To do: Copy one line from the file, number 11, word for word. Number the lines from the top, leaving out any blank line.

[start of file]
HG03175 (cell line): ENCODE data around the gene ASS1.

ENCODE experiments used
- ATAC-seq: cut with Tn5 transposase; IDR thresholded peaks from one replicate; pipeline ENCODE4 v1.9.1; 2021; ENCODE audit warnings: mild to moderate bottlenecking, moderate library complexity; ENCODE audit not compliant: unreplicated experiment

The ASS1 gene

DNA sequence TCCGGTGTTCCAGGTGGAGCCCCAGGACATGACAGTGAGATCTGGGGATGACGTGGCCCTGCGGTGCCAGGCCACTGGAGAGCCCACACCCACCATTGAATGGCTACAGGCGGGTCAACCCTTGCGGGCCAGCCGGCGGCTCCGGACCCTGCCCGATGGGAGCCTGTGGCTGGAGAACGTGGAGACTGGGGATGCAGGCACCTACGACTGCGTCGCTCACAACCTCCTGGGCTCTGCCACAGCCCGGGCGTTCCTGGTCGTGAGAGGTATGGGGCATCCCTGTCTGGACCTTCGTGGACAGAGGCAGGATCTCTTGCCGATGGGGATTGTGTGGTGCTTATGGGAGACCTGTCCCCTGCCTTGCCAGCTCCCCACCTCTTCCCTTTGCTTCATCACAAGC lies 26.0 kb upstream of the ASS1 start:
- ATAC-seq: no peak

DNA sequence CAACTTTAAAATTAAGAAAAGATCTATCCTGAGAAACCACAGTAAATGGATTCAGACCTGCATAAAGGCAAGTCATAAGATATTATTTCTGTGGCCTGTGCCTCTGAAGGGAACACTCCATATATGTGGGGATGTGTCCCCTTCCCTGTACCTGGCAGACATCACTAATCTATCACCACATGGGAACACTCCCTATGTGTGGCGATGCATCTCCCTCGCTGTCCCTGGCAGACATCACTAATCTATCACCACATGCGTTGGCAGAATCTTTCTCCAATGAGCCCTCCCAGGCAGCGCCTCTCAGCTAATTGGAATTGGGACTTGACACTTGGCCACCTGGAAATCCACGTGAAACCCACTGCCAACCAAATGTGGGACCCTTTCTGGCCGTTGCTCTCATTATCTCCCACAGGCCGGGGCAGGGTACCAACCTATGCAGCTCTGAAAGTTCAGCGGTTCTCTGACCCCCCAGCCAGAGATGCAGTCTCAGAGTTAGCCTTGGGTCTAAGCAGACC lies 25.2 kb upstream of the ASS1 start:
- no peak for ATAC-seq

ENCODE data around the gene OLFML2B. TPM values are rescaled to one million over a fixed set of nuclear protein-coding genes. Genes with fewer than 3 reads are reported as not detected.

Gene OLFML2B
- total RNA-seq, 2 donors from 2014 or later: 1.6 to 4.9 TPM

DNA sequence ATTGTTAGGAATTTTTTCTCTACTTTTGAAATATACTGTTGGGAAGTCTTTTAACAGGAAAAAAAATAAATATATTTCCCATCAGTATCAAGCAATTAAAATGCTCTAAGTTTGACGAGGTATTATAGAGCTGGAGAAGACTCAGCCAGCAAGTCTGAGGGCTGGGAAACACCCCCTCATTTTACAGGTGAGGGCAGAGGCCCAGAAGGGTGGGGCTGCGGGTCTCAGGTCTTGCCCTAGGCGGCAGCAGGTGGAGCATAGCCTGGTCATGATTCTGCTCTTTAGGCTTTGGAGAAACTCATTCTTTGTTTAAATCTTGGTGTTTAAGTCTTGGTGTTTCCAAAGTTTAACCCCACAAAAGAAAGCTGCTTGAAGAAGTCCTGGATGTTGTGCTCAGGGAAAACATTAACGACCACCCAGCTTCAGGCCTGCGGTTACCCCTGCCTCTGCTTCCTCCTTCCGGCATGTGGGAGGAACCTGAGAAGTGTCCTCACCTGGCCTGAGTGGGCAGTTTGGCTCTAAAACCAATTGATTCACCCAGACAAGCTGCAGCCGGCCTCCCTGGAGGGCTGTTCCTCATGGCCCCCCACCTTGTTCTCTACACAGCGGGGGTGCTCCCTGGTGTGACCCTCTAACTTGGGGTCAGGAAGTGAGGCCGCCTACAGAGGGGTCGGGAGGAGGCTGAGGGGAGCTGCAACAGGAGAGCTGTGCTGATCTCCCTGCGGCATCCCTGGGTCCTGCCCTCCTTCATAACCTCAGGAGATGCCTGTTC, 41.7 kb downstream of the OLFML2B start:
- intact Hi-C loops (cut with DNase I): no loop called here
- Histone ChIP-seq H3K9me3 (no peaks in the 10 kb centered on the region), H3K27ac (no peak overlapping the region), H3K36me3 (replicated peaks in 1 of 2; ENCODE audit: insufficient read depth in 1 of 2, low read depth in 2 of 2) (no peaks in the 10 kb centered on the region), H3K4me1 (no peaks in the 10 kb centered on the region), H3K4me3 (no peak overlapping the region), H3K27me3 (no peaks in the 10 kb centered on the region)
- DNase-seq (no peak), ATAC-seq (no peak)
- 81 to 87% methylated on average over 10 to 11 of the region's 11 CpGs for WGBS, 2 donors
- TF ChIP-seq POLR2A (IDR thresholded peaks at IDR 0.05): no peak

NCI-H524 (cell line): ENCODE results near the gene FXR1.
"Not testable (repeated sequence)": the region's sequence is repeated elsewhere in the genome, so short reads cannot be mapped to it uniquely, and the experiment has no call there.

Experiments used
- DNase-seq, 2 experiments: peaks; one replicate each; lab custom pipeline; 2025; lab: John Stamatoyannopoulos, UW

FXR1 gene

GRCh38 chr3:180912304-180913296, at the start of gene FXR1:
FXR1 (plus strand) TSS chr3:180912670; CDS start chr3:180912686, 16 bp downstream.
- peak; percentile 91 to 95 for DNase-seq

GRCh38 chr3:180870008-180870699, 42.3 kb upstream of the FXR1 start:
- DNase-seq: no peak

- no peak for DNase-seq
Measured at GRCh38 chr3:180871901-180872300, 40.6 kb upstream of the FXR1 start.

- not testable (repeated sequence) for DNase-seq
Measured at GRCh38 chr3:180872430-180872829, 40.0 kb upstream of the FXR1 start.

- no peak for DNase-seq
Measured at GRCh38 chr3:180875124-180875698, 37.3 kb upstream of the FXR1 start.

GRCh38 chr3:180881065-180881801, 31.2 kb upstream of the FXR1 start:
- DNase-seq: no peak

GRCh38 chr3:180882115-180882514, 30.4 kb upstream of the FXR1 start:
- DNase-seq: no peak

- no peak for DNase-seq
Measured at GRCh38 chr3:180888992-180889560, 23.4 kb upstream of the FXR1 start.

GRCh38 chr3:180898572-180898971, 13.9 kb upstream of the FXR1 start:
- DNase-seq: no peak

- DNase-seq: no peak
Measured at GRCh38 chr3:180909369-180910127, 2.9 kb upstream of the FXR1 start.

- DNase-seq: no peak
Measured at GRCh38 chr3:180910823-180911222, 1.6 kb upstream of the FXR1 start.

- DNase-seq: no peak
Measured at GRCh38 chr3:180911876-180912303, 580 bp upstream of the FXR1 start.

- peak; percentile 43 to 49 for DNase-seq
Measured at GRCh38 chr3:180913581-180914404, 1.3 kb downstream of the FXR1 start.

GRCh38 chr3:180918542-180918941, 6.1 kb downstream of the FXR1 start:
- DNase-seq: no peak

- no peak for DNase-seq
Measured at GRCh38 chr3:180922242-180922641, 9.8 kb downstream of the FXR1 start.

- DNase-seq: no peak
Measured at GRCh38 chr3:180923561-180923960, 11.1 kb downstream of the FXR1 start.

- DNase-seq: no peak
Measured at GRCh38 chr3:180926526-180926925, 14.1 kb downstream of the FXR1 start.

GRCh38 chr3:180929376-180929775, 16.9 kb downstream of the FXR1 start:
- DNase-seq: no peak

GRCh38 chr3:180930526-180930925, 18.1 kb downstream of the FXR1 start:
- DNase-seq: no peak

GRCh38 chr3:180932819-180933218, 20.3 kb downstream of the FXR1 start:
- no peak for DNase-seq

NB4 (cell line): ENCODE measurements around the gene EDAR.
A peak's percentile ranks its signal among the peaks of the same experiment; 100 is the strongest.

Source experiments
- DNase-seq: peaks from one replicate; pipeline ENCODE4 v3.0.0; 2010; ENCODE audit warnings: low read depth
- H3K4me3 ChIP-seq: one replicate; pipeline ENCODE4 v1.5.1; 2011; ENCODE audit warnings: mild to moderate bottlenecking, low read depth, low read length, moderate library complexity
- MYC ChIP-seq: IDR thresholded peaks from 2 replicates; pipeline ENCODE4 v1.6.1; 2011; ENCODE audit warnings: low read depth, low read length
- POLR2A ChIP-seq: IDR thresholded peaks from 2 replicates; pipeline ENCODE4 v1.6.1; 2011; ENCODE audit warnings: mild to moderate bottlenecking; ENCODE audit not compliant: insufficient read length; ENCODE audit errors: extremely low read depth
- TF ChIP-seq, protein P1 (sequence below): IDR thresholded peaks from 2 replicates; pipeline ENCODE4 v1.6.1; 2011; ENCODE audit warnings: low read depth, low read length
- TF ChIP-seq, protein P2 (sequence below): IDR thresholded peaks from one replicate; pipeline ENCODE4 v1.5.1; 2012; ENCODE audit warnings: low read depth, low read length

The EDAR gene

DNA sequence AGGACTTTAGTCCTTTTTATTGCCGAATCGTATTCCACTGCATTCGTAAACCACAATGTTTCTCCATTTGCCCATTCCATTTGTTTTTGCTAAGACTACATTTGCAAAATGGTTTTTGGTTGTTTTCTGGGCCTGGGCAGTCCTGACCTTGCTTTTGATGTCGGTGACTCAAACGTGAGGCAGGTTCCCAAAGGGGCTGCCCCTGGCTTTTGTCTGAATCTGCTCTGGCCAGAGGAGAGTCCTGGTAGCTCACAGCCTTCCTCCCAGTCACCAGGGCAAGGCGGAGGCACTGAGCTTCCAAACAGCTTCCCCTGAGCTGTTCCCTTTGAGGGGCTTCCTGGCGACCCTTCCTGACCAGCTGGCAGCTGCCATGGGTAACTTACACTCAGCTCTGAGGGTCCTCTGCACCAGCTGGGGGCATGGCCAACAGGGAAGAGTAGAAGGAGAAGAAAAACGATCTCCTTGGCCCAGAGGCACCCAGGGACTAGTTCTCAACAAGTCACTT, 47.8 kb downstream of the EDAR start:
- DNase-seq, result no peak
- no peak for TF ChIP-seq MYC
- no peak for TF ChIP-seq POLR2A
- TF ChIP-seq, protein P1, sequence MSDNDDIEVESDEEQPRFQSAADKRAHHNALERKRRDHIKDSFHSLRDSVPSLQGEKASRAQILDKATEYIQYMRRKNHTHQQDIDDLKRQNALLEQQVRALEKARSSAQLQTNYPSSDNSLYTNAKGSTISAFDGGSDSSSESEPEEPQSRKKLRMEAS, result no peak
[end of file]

- total RNA-seq, 2 donors from 2014 or later: 1.6 to 4.9 TPM